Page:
Thomas C. Doetschman, PhD

Shared Resource co-Director, Experimental Mouse
Cancer Biology Program


PhD was in Biophysics and Biochemistry at the University of Connecticut (1980). Postdoctoral trainings were at the Swiss Federal Institute of Technology in Zurich in muscle development, the Friedrich Miescher Institute of the Max Planck Institute in Tubingen Germany in mouse embryology, and the University of Wisconsin in gene targeting under Oliver Smithies. He was Professor of Molecular Genetics at the University of Cincinnati (1988-2005), and subsequently is Professor of Cellular and Molecular Medicine at the University of Arizona. His research in Cincinnati and Tucson has involved the functions of TGFβs and FGFs using knockout mice. He also founded and directed Mouse Genetic Engineering facilities at both institutions.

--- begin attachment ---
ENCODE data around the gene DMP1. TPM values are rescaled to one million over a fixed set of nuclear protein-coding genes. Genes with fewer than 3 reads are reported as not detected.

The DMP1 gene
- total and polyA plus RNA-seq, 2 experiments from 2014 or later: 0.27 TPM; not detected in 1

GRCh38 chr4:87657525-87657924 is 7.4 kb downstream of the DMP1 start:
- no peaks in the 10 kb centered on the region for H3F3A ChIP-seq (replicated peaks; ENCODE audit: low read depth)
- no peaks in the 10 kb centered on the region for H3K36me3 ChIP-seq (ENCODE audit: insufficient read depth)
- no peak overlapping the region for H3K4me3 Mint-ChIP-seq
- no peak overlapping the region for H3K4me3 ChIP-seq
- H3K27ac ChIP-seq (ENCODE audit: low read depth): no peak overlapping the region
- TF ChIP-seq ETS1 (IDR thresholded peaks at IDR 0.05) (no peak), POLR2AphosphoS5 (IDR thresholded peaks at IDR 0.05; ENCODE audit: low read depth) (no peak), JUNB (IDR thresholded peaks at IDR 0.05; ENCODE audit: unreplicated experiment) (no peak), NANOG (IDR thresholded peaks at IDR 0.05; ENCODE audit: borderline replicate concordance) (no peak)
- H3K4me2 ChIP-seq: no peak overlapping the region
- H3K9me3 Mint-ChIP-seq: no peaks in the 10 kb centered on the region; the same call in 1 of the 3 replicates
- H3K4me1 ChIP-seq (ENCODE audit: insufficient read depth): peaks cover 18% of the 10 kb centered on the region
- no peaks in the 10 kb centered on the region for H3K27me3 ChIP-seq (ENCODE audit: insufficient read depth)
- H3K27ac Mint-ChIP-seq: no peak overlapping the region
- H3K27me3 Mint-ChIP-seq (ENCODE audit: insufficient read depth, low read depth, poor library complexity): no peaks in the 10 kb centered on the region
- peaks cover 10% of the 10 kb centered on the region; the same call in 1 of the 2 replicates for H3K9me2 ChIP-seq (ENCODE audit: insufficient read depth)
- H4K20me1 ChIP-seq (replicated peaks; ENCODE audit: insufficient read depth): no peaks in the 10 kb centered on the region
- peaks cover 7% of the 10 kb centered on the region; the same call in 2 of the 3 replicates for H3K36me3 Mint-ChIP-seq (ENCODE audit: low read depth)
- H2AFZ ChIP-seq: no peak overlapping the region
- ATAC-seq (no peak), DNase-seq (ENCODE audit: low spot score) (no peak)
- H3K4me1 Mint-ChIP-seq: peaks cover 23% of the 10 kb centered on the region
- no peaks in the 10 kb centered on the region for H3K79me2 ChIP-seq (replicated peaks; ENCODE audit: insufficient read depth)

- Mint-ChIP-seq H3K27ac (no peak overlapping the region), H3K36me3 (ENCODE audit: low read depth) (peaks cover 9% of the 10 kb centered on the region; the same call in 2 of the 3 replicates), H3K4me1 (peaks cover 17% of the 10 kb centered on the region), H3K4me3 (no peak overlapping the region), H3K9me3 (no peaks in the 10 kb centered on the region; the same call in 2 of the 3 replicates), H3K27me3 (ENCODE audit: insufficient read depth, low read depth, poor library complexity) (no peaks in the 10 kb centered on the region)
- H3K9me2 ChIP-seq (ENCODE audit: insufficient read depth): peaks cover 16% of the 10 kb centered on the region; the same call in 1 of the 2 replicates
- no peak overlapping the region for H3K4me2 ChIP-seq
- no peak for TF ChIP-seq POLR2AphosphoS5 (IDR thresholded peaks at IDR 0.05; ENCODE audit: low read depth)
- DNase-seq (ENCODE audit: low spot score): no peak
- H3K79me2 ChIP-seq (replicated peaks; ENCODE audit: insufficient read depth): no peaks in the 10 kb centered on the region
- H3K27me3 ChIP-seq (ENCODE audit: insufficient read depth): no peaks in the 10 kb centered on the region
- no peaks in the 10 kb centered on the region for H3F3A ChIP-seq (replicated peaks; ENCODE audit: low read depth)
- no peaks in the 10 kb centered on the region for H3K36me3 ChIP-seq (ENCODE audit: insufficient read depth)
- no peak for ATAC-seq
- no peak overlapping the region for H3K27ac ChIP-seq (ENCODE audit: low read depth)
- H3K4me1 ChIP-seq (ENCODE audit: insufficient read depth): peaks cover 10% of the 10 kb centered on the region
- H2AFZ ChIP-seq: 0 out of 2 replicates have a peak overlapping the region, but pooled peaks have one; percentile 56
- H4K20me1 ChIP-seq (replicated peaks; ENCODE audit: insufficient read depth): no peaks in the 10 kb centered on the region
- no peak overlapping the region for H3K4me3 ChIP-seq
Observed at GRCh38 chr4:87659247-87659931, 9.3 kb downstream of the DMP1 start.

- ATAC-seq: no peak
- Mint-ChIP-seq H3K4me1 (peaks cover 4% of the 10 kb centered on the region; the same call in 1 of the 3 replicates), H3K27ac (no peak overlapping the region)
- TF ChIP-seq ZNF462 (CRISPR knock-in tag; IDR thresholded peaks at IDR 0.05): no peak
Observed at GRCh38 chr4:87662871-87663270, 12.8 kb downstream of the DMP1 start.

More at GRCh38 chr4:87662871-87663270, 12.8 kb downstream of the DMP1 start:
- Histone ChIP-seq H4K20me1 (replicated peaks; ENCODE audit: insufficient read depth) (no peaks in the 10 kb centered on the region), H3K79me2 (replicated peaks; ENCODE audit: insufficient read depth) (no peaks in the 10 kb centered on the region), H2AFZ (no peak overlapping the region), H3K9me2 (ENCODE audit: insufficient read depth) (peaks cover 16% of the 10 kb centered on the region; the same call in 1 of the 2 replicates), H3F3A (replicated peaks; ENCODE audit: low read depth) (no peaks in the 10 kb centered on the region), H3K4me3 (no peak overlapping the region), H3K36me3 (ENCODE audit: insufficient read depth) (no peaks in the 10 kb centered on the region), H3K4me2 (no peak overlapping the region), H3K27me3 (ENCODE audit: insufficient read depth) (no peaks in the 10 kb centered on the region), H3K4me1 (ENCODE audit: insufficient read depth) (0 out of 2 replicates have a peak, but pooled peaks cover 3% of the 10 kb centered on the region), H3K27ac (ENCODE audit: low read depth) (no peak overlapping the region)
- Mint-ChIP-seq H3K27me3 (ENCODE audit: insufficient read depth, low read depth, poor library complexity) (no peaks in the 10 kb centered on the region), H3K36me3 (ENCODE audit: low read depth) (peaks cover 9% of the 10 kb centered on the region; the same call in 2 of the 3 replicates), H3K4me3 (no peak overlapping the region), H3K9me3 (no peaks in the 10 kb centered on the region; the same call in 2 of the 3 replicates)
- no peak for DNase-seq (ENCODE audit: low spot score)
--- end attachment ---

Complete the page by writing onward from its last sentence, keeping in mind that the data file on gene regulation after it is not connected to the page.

Cancer Focus

Using mouse genetic engineering he has investigated the role of TGFβ in mouse inflammatory bowel disease and in colon cancer. He determined that the absence of TGFβ signaling leads to autoimmune disease and to increased inflammatory T-cell activity that promotes inflammatory bowel. His recent work on the effect of loss of TGFβ signaling on the role of the gut microbiome in colon cancer suggests that loss of TGFβ, independently of diet, is to increase microbiome polyamine production and to decrease microbiome butyrate production. Both effects are known risk factors for human colorectal cancer. The work indicates that the microbiome may provide risk factors for the development of colon cancer.